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Maximizing the Impact of Teacher Collaboration (page 3)

— The Center for Comprehensive School Reform and Improvement
Updated on Jul 9, 2010

5. Do We Share What We Learn?

Sharing is a critical component of learning communities (Hord, 1997; Leo & Cowan, 2000; Morrissey, 2000). A truly productive collaboration leads not only to individual reflection on instructional practice but also to conversation among collaborators about what they have learned. Also, it is a sign that teachers have moved to deprivatize their practices and accept their own vulnerability as learners as well as teachers.

Despite its value, the ability and willingness to share insights about one’s own classroom practice takes time to develop and requires a high degree of trust and professional respect. “Shared personal practice is often the last dimension to be developed. It is relatively uncommon for school staff to share their classroom practice with their peers in a formalized setting with the intent to improve and change [it],” say authors Leo & Cowan (2000, p. 13). As professionals develop a greater ease with sharing, it can grow from contributing insights during a book study or reporting on a classroom action research project to peer observation, consultation, or even peer instructional coaching.

Conclusion

 
Structured professional collaboration that focuses on improved instruction benefits both teachers and students. School staff members who aspire to grow through professional learning communities can start by learning how to more effectively use the opportunities they have to work together.

References

Annenberg Institute for School Reform. (2004). Professional learning communities: Professional development strategies that improve instruction. Retrieved March 22, 2007, from http://www.annenberginstitute.org/pdf/ProfLearning.pdf

The Collaborative. (n.d.). Looking at student work: Protocols. Retrieved March 22, 2007, from http://www.lasw.org/protocols.html

DuFour, R. (2004, May). What is a “professional learning community”? Educational Leadership, 61(8), 6–11.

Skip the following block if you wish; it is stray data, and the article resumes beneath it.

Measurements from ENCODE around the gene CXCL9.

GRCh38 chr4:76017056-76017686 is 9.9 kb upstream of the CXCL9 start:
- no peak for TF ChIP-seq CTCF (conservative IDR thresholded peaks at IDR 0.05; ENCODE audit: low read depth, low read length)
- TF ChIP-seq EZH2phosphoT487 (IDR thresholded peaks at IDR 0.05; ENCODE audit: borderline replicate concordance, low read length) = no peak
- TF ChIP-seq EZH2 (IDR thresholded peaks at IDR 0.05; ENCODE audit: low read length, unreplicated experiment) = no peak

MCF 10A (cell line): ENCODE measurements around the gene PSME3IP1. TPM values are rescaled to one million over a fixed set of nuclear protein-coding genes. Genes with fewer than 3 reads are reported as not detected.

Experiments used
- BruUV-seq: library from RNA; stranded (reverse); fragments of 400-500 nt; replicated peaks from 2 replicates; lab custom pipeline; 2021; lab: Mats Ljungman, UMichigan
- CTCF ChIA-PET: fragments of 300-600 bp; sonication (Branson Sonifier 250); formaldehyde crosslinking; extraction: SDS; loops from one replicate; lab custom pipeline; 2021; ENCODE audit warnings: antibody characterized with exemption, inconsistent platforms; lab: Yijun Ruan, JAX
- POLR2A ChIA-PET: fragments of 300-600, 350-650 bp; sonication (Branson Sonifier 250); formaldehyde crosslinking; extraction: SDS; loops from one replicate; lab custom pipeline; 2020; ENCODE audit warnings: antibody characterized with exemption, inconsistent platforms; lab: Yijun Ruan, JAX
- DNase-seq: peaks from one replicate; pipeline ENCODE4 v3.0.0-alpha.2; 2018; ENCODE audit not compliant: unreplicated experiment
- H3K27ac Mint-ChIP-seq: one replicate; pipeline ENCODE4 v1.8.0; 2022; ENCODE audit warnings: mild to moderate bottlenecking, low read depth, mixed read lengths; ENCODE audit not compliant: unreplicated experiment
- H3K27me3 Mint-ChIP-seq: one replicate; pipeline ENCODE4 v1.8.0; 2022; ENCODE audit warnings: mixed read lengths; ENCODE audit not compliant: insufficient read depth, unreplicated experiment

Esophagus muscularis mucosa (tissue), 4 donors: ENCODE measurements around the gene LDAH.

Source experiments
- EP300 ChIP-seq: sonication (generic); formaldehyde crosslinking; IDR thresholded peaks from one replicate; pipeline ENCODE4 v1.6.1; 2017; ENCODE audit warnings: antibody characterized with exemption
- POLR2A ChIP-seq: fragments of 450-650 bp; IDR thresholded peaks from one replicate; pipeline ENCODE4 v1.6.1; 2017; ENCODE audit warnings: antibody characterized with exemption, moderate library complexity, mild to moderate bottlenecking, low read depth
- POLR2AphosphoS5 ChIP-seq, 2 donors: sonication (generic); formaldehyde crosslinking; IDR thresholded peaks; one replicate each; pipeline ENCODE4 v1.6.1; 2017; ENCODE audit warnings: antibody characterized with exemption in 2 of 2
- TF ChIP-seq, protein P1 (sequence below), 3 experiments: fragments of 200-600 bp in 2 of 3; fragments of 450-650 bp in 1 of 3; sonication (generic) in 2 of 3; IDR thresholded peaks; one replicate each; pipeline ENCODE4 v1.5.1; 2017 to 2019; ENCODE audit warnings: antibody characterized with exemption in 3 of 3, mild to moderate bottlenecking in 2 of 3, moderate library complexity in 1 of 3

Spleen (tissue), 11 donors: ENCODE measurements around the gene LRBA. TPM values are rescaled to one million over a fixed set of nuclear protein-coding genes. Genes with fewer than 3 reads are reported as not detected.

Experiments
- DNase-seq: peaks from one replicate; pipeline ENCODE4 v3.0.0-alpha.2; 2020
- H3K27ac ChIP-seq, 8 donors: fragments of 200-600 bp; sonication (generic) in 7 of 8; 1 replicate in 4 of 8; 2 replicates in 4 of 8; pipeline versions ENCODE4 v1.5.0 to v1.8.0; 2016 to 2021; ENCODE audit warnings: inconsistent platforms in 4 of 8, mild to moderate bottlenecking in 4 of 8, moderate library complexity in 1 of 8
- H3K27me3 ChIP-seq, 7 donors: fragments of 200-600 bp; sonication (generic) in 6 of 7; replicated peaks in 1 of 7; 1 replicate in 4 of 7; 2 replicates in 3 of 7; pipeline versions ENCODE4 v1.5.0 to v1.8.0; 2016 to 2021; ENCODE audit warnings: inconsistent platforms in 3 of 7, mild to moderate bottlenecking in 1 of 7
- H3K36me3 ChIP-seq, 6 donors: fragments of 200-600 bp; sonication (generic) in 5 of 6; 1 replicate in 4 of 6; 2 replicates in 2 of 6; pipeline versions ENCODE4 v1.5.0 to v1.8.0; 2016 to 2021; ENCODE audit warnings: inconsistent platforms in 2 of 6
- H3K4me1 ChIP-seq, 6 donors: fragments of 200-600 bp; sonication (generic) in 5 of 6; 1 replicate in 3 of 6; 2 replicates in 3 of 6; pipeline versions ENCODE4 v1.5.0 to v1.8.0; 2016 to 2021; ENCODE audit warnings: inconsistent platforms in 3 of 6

DuFour, R., & Burnette, B. (2002, Summer). Pull out negativity by its roots. Journal of Staff Development, 23(3), 27–30. Retrieved March 22, 2007, from http://www.nsdc.org/library/publications/jsd/burnette233.cfm

Duke, D. L. (2006, June). What we know and don’t know about improving low-performing schools. Phi Delta Kappan, 87(10), 728–734. Retrieved March 22, 2007, from http://www.pdkintl.org/kappan/k_v87/k0606duk.htm

Hord, S. M. (1997). Professional learning communities: Communities of continuous inquiry and improvement. Austin, TX: Southwest Educational Development Laboratory. Retrieved March 22, 2007, from http://www.sedl.org/pubs/change34/plc-cha34.pdf

Leo, T., & Cowan, D. (2000). Launching professional learning communities: Beginning actions. Issues…about Change, 8(1) 1–16. Retrieved March 22, 2007, from http://www.sedl.org/change/issues/issues81/issues-8.1.pdf

Morrissey, M. S. (2000). Professional learning communities: An ongoing exploration. Austin, TX: Southwest Educational Development Laboratory. Retrieved March 22, 2007, from http://www.sedl.org/pubs/change45/plc-ongoing.pdf

National Staff Development Council. (2001a). Collaboration skills. Retrieved March 22, 2007, from http://www.nsdc.org/standards/collaborationskills.cfm

National Staff Development Council. (2001b). Data-driven. Retrieved March 22, 2007, from http://www.nsdc.org/standards/datadriven.cfm

Parsad, B., Lewis, L., & Farris, E. (2001). Teacher preparation and professional development: 2000 (NCES 2001-088). Washington, DC: National Center for Education Statistics. Retrieved March 22, 2007, from http://nces.ed.gov/pubs2001/2001088.pdf

Yap, K. O. (2005, April). Turning low-performing schools into high-performing learning communities: Critical lessons in school reform. Paper presented at the annual meeting of the American Educational Research Association, Montreal, Canada. Retrieved March 22, 2007, from http://www.nwrel.org/aera05/yap.pdf

Additional Resource for Data-Driven Decision Making

The Center for Comprehensive School Reform and Improvement. (2006). Data-driven decision making. Retrieved March 22, 2007, from http://www.centerforcsri.org/index.php?option=com_content&task=view&id=85&Itemid=77

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